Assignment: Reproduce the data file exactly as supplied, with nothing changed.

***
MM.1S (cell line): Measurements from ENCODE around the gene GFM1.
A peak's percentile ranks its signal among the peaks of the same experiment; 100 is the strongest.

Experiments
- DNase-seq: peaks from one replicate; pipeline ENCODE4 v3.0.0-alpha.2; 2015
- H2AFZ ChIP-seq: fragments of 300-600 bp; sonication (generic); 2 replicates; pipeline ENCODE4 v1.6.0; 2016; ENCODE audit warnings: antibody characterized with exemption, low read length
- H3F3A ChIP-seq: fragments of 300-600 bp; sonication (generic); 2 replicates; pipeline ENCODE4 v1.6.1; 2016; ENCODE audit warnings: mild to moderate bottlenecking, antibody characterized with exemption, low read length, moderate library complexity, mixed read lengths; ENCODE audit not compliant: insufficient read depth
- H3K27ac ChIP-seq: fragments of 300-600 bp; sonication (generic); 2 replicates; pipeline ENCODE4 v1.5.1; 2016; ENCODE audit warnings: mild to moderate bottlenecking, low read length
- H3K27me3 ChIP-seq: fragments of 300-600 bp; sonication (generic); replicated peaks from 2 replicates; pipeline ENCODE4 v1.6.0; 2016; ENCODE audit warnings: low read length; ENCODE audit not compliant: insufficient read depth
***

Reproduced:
MM.1S (cell line): Measurements from ENCODE around the gene GFM1.
A peak's percentile ranks its signal among the peaks of the same experiment; 100 is the strongest.

Experiments
- DNase-seq: peaks from one replicate; pipeline ENCODE4 v3.0.0-alpha.2; 2015
- H2AFZ ChIP-seq: fragments of 300-600 bp; sonication (generic); 2 replicates; pipeline ENCODE4 v1.6.0; 2016; ENCODE audit warnings: antibody characterized with exemption, low read length
- H3F3A ChIP-seq: fragments of 300-600 bp; sonication (generic); 2 replicates; pipeline ENCODE4 v1.6.1; 2016; ENCODE audit warnings: mild to moderate bottlenecking, antibody characterized with exemption, low read length, moderate library complexity, mixed read lengths; ENCODE audit not compliant: insufficient read depth
- H3K27ac ChIP-seq: fragments of 300-600 bp; sonication (generic); 2 replicates; pipeline ENCODE4 v1.5.1; 2016; ENCODE audit warnings: mild to moderate bottlenecking, low read length
- H3K27me3 ChIP-seq: fragments of 300-600 bp; sonication (generic); replicated peaks from 2 replicates; pipeline ENCODE4 v1.6.0; 2016; ENCODE audit warnings: low read length; ENCODE audit not compliant: insufficient read depth